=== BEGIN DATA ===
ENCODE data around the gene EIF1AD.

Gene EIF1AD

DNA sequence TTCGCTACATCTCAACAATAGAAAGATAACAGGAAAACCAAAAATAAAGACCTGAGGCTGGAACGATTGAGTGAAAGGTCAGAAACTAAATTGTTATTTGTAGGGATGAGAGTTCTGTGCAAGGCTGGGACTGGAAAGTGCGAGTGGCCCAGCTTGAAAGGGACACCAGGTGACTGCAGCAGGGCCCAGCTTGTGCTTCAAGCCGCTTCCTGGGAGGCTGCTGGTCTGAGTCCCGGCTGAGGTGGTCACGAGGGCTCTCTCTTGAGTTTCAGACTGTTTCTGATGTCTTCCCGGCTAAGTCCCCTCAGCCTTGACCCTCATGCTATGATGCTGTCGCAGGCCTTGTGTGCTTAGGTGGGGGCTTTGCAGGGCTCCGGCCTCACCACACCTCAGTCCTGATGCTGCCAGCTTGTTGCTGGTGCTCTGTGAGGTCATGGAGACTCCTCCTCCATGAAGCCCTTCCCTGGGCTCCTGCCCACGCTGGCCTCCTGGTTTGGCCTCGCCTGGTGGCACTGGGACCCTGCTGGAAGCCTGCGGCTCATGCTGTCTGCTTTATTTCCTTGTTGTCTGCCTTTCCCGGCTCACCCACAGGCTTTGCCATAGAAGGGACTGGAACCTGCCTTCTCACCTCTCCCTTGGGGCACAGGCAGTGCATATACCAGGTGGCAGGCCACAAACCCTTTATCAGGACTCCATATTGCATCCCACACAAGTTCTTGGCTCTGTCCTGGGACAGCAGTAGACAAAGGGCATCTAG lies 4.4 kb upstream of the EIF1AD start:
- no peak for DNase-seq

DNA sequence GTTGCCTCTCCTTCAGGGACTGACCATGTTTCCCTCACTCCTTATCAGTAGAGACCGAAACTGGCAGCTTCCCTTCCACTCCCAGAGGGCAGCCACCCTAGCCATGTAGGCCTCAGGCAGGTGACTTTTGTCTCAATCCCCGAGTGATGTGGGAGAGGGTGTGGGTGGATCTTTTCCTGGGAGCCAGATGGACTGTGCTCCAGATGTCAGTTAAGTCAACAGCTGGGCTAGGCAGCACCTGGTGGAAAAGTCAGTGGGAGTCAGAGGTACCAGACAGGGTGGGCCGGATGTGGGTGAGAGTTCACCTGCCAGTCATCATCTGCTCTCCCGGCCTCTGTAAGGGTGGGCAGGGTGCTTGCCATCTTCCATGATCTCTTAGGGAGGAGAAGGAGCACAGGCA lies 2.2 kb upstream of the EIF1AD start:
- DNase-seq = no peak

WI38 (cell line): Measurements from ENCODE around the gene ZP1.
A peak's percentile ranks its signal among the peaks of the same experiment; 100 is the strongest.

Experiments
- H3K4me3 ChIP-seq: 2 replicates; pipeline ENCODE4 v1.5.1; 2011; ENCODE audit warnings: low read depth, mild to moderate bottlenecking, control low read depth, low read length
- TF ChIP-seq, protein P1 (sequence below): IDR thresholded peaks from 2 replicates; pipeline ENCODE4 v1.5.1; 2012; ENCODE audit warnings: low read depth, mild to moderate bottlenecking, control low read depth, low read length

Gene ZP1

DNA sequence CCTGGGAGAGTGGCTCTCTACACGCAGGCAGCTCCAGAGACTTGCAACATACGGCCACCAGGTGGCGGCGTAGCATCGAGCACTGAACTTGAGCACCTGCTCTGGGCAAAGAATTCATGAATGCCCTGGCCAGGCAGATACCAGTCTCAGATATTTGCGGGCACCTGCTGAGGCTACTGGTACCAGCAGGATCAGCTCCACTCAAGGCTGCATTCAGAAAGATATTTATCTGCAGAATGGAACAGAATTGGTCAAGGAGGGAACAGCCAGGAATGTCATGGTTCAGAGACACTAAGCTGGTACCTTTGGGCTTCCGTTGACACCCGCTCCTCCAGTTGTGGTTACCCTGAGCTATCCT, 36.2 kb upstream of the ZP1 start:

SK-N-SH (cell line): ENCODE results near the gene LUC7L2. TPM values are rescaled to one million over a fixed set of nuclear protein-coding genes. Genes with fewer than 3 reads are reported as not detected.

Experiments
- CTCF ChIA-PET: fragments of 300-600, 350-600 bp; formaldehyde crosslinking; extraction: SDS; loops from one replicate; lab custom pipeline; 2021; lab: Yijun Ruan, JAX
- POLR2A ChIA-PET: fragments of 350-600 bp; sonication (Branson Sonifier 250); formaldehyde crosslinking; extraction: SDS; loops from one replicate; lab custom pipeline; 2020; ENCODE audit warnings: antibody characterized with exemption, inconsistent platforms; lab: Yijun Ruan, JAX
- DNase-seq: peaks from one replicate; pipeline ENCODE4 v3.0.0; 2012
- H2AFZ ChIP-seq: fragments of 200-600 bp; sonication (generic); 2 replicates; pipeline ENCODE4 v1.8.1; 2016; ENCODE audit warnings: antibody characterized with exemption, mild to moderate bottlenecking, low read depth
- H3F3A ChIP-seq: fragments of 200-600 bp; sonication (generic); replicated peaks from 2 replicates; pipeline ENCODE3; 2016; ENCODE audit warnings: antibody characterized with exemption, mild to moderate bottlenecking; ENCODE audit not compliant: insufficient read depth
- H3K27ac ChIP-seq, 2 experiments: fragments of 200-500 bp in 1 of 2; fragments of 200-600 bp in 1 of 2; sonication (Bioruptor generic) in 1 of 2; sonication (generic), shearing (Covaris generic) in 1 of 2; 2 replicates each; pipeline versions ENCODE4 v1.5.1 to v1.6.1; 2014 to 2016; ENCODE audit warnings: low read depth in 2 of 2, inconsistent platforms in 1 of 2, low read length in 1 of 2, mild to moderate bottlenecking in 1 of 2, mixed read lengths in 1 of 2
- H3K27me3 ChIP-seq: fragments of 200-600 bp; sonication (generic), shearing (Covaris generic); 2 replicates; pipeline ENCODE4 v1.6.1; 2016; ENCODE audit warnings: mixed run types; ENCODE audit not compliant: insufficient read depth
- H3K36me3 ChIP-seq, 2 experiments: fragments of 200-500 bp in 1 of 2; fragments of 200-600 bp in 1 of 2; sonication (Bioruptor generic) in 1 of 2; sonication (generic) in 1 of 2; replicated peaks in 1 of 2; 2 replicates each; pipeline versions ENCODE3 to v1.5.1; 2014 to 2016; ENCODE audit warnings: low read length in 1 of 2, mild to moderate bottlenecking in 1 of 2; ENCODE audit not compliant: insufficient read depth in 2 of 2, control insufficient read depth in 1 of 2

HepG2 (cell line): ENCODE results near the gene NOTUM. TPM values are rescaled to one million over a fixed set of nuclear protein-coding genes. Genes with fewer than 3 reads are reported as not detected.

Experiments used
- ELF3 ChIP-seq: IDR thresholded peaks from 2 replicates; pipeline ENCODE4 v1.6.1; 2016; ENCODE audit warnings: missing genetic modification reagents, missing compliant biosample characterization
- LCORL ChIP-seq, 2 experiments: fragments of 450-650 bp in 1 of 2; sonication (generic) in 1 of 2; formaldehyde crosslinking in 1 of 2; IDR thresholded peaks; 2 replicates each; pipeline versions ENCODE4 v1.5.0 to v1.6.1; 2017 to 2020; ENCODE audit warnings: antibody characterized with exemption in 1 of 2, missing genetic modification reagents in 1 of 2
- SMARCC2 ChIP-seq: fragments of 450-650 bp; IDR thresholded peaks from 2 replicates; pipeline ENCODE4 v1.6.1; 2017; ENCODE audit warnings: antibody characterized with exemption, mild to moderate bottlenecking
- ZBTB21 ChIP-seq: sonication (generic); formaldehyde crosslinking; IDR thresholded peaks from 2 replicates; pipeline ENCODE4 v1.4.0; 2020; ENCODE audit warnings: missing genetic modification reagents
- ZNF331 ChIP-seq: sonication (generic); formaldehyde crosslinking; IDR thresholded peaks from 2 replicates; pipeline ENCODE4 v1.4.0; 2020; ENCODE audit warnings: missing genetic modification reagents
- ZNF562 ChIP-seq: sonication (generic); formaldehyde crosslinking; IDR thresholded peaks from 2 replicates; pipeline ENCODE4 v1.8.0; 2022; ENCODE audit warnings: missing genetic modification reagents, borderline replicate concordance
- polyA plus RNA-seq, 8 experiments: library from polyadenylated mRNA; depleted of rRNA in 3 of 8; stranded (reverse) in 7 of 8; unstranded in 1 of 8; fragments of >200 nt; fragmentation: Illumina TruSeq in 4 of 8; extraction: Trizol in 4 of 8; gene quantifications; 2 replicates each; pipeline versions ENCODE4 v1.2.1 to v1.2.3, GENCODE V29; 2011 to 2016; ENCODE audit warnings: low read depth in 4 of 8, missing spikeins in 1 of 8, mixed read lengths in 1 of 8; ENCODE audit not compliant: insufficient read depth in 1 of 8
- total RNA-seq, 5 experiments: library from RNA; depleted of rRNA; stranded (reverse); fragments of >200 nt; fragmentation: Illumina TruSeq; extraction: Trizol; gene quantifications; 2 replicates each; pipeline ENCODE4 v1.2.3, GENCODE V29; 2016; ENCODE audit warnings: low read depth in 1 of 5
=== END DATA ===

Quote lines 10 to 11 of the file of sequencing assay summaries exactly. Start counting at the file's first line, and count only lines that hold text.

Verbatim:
- H3K4me3 ChIP-seq: 2 replicates; pipeline ENCODE4 v1.5.1; 2011; ENCODE audit warnings: low read depth, mild to moderate bottlenecking, control low read depth, low read length
- TF ChIP-seq, protein P1 (sequence below): IDR thresholded peaks from 2 replicates; pipeline ENCODE4 v1.5.1; 2012; ENCODE audit warnings: low read depth, mild to moderate bottlenecking, control low read depth, low read length